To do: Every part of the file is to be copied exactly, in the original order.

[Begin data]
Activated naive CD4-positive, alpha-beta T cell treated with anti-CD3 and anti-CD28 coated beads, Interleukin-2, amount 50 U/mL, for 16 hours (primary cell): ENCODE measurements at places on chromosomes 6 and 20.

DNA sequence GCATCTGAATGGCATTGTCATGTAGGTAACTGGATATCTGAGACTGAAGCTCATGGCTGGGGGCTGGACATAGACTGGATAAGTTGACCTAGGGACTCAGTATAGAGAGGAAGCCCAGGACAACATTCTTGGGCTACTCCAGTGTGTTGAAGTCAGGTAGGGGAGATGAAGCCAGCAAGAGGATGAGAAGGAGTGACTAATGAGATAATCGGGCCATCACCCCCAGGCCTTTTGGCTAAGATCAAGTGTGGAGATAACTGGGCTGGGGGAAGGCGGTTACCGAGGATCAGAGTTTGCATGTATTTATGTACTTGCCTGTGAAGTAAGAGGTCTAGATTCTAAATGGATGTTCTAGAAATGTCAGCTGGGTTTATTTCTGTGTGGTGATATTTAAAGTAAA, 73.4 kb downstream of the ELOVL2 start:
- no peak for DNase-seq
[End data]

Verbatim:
Activated naive CD4-positive, alpha-beta T cell treated with anti-CD3 and anti-CD28 coated beads, Interleukin-2, amount 50 U/mL, for 16 hours (primary cell): ENCODE measurements at places on chromosomes 6 and 20.

DNA sequence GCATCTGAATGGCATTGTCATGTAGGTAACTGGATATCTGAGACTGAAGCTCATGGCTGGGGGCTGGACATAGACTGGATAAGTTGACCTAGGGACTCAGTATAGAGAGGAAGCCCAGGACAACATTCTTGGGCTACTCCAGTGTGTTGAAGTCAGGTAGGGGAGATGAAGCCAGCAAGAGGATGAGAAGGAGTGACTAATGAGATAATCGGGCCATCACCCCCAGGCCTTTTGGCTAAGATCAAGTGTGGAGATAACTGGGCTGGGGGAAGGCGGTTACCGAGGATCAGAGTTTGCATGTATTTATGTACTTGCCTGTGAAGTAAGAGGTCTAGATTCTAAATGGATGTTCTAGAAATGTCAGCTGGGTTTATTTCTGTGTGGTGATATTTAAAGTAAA, 73.4 kb downstream of the ELOVL2 start:
- no peak for DNase-seq